The impossibility of writing in an empty house

IMG_20180906_120325The door closes. There is that beautiful sound: silence.

The sound I’ve longed to hear, through years of being a mom to three children. No video game boss battles. Nobody banging away at musical instruments (which I admit I enjoy). No requests for food or money.

I am…alone.

I’ve made up my to-do list. All I will do with this time. Clean the bathroom, read that new magical realism novel I downloaded. Pay a bill. Write my book.

With the house to myself, with no interruptions, I should be able to write literally THOUSANDS of words. I should be able to sit at my desk and nail down the scene that’s been coalescing in my head.

The characters in my book—the young police detective, the unhappy wife, and the grieving family of the murdered ex-Nazi—are breathing sighs of relief and exchanging grateful glances. Finally, she’s alone! Now we get to do something.

download-1It’s our time. Our time down here, my book’s cast of characters chant as they launch into Sean Astin’s speech from The Goonies. They can get on with their investigations, conversations and illegal/sketch activities! At least they are motivated.

I have my special coffee mug and hot water in my French press. I have a healthy, Whole30 compliant snack. I turn on the MacBook, open Scrivener and I sit.

And wait.

A phone call interrupts my thoughts and now I’m out of my seat. I remember I haven’t watched the latest episode of The Great British Baking Show. And oh, my God, it’s Cakes! If I watch it, fold the clothes from the dryer and maybe think about that scene some more—that wouldn’t be so bad, would it? At least I’d be getting something done.

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And so the rationalization begins. If I do sit back down and write, my time is short and full of distractions.

After a few of these frustrating sessions, I decided to work with myself and my distractible tendencies. Just as I would with students I teach or one of my kids. Let’s strike a deal here, make this work.

My thought process went something like this:

Realization #1
I don’t get much time to myself. I am alone-time deprived.

Realization #2
My self discipline fails me when I feel deprived, whether it’s a diet or schedule I’m trying to adhere to. (If you’re an enneagram person, I am a Self Preservation 4, which means I’m a creative type with a high priority for self care.)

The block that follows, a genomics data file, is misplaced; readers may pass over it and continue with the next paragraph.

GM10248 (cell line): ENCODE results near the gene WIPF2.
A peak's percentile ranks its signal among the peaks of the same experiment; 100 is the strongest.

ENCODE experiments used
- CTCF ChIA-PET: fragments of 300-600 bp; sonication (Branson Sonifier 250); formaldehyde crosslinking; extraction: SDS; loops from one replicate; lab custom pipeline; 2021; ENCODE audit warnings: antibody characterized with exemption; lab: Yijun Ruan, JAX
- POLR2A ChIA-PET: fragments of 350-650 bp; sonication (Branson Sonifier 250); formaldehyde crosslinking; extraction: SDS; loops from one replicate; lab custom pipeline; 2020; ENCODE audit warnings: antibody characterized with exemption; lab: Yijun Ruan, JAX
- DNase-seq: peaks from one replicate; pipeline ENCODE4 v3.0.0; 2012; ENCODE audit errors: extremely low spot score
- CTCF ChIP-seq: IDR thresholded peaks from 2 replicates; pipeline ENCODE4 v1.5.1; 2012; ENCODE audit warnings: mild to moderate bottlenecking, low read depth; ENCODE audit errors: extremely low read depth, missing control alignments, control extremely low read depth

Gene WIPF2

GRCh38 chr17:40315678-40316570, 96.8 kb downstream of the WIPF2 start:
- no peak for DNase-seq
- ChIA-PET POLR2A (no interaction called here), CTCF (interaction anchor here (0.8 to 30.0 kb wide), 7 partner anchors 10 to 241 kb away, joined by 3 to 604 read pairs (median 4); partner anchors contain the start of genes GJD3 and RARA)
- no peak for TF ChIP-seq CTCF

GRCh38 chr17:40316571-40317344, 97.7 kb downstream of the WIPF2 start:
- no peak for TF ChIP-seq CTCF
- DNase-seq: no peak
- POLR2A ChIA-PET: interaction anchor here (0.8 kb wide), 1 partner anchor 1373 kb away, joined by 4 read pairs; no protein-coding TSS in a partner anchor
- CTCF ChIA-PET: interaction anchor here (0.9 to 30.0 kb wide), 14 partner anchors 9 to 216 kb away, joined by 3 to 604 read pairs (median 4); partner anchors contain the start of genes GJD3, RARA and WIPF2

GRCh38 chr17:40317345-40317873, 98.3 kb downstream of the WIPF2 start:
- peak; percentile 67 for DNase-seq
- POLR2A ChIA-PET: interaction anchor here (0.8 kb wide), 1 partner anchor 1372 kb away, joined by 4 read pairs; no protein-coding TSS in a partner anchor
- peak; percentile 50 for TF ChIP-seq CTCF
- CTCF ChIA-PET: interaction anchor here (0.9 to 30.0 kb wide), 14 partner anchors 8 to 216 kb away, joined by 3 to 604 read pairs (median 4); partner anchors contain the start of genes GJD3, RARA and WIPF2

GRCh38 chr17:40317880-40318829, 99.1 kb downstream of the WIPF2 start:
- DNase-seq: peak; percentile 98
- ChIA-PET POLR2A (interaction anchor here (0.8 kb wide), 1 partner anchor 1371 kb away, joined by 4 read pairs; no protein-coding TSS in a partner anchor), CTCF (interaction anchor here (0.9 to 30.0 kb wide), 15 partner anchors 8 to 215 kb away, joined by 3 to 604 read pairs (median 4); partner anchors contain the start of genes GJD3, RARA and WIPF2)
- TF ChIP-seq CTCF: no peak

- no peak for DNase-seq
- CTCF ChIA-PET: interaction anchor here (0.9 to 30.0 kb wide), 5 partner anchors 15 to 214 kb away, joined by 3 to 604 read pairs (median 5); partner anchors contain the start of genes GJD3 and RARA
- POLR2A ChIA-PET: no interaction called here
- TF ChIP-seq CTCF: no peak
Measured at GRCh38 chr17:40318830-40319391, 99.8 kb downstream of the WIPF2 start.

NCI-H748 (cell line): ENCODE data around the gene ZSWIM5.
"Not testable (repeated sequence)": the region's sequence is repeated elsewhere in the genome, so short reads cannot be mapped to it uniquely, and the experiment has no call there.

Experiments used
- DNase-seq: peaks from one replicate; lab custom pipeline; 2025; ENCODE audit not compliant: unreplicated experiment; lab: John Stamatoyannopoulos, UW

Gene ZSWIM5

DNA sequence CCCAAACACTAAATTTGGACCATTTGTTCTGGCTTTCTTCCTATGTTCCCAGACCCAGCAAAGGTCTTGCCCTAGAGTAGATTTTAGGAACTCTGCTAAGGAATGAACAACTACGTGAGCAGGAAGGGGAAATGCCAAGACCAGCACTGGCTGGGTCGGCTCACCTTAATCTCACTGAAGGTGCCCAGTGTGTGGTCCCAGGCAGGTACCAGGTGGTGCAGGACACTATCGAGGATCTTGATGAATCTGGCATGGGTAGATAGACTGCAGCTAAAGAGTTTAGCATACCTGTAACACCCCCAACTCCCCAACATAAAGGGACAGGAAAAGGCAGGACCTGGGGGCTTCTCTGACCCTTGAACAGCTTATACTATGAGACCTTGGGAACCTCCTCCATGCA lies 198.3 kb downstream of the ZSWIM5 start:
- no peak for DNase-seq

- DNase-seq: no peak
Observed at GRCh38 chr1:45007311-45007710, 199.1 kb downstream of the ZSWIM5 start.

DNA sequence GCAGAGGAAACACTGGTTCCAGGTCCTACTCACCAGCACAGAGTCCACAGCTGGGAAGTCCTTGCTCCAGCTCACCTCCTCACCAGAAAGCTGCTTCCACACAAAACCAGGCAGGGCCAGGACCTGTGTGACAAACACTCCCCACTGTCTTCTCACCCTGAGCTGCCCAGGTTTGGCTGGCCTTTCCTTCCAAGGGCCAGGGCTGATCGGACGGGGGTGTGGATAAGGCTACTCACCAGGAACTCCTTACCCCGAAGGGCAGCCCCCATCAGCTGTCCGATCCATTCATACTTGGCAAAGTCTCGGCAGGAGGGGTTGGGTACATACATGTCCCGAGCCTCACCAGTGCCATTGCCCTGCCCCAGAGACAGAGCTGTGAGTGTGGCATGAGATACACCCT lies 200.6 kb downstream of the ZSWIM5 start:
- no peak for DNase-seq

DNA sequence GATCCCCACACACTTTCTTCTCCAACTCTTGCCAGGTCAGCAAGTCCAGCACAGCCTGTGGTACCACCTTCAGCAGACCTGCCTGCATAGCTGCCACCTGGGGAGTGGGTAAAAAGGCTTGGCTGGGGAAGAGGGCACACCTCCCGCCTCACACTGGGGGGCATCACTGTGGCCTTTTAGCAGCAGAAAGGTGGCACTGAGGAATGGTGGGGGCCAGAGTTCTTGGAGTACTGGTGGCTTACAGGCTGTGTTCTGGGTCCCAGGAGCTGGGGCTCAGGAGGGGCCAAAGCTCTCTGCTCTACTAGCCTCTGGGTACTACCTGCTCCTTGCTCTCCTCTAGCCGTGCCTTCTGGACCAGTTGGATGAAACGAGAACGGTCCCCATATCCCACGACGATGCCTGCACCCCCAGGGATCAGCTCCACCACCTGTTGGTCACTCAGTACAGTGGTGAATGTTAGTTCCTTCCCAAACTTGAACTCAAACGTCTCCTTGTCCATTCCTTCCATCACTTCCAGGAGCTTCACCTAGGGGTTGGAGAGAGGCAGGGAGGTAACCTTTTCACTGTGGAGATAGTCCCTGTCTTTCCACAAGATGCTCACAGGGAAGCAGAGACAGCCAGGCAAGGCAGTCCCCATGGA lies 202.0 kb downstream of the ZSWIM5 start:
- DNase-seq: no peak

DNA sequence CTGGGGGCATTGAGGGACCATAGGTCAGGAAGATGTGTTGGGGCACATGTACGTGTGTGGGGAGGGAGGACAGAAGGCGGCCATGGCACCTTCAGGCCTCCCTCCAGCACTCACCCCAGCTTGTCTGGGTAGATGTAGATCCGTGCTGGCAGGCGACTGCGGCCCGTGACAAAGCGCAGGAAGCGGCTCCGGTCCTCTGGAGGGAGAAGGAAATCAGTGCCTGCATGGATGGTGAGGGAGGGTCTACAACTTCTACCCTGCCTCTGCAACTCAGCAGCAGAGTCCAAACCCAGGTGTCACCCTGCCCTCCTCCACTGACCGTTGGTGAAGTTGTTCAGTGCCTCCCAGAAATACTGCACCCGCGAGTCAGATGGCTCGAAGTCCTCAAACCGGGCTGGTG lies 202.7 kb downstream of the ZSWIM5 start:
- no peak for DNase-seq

Brilliant hypothesis!
If I indulge myself for a set period of time, I will get rid of those feelings of deprivation.

My latest tactic:  For an hour, I allow myself to relax and enjoy the quiet house. Watch that Great British Baking Show episode. Prepare myself something that tastes really good. Maybe put on a Spotify playlist of my favorite songs.

Then I sit down in front of my computer. I have fully savored my alone-ness, given in to any desire to dance around like Tom Cruise in his underwear in Risky Business. I am ready now.

And so I write.

Thankfully, this is working pretty well for me so far.

If you’re a parent or spouse who doesn’t get much time by yourself—how do you stay focused when you get your alone time?

The top 5 writing distractions. (#5 will surprise you)

If anything is a test of your will as a writer, it’s resisting the distractions that curl up a ghostly cartoon finger and lure you away from the page. They’re evil, I tell you. Evil.

And the rationalizing that goes on in a writer’s head could fill volumes.

Everyone has their own temptations. Mine are food and the internet. I’d love to hear yours in the comments. Wait–maybe I could do some research on the subject of distractions! Now that could be interesting.

Let me just pop onto Google and look this up (disappears into bottomless void).

Distraction #1
What’s for lunch?
What’s in the fridge? It’s only 10:30 am, but it wouldn’t hurt to get something started.
Rationalization: Food is necessary to sustain life. Nobody disputes this.

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Note: This distraction gets worse when you’re on a diet and all you can think about is food.

Distraction #2
I need another cup of coffee.
Making coffee will take maybe ten minutes, but it will make me write faster.
Rationalization: So I’m actually creating time if I take a break to make coffee.

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Distraction #3
What’s Trump doing right now?
He’s up to something, that’s for sure. I’ll check my news feed and find out what it is.
Rationalization: If it’s nuclear war, I want some notice so I can revise my less-than-perfect first chapter. It may be found in the Cloud someday, after the apocalypse.

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Distraction #4
Let me go online to check something. It’ll only take five minutes.